Secondly, it is now not the case that there are no black EHRC commissioners. Liz Truss has just appointed 4 new commissioners, one of which is the black Tory peer Baron Ribeiro. Also appointed is David Goodhart, who – according to a piece on Tyskysour said that his children think he’s a racist and has an Islamophobic article in the Guardian, in which he quotes approvingly the new chair of EHRC, “Muslim peer Kishwer Falkner” as implying that Muslims are reluctant to condemn terrorists like the Taliban or Al Qaida. In another article, he is described as a supporter of the hostile environment and “white self-interest”. We’re going to have fun with that lot.
    https://www.theguardian.com/world/2005/jul/15/religion.july72
    https://www.theguardian.com/society/2020/nov/13/campaigners-criticise-senior-ehrc-appointment-david-goodhart

  • This is not a question of the EHRC’s capacity or competence. In this particular case, they have acted so far outside any objective or balanced reporting (such as in the evidence they have ignored or excluded), it is clear that they have acted guided by other motivations. These can reasonably be assumed to be political and social considerations.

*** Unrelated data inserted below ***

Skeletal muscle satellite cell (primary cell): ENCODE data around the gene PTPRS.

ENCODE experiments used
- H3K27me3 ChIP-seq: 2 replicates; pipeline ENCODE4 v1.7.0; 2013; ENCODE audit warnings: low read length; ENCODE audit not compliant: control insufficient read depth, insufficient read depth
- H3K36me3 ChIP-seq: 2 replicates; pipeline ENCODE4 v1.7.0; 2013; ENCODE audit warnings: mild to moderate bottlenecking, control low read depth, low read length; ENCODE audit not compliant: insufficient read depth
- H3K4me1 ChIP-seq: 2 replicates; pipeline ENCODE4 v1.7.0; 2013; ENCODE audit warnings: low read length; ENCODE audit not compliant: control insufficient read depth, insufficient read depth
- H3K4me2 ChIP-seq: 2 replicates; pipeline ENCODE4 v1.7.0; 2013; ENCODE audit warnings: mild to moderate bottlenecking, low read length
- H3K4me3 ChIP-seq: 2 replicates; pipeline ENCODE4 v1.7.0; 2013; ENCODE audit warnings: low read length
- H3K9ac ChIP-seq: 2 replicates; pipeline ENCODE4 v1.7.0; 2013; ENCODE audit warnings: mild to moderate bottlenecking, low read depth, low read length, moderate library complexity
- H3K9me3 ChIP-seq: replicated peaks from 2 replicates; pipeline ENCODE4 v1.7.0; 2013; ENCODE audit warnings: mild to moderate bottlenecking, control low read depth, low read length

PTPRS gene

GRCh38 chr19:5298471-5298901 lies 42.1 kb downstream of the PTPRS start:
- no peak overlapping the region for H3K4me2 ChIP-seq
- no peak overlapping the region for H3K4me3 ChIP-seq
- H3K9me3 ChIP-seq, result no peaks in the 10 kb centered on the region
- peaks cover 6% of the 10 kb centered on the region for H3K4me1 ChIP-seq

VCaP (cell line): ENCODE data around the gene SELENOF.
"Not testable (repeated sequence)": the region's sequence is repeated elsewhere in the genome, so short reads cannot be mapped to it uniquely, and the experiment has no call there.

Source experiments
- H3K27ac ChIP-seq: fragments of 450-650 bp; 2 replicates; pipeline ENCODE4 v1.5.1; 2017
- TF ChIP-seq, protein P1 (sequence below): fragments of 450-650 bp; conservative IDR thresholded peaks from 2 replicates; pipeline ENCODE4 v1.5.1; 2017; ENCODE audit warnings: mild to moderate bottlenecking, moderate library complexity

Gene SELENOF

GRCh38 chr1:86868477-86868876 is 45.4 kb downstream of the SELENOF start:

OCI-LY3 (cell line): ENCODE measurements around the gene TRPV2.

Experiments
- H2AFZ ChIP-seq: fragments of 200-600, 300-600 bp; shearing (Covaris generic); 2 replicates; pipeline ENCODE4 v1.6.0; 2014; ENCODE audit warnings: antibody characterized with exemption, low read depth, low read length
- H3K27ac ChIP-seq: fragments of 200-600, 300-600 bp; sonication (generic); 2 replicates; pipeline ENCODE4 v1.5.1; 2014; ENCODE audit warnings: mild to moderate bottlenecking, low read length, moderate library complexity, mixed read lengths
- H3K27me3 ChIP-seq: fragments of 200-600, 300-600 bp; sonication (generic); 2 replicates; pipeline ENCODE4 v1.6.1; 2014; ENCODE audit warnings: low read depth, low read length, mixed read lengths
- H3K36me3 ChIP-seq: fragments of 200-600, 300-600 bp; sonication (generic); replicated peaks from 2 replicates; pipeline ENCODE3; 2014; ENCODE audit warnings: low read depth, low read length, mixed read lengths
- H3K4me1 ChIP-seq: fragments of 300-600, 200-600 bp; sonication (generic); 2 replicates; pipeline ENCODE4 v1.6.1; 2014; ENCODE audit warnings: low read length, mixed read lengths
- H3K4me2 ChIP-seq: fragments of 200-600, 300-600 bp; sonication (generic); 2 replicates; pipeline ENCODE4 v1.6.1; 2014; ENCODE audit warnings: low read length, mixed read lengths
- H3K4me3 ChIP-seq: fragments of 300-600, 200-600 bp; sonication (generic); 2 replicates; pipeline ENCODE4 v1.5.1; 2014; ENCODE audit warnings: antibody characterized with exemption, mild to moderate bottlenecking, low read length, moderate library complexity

• Dave Bradney says:

    I’m a bit old-fashioned, and all this stuff about tropes and memes bothers me a lot. Is there some kind of committee that decides when what used to be an ordinary form of words has become an official trope or meme? Thus excluding it from some types of polite or even legal discourse. A sort of Academie Francaise? Who elects or appoints the members of this committee? On the other hand, is reference to tropes and memes just a very emphatic way of stating your personal opinion, so that it stands a better chance of being obeyed? I wish more people would object and get very vociferous when tropes and memes are brandished. My attitude is that language is there for everyone to use if they choose to. It is part of our common heritage. The use of language should not be subject to coercive forms of control.

  • Chris Chilton says:

    Very helpful in bringing clarity to a distressing and disturbing period in UK politics.

  • Alam McGowan says:

    Liked and agreed with the article. And although a bit tangential I agree with Dave Bradney. The use of terms like meme or trope should be banned in serious argument. They are emotional and not factual terms and people attempt to use them as ‘evidence’ or even ‘accepted truths’ to foreclose an argument or bolster a poor argument. Honest opinion based on sound logic, internal consistency and compelling evidence is never improved by reference to memes or tropes.

  • Kathleen Bellucci says: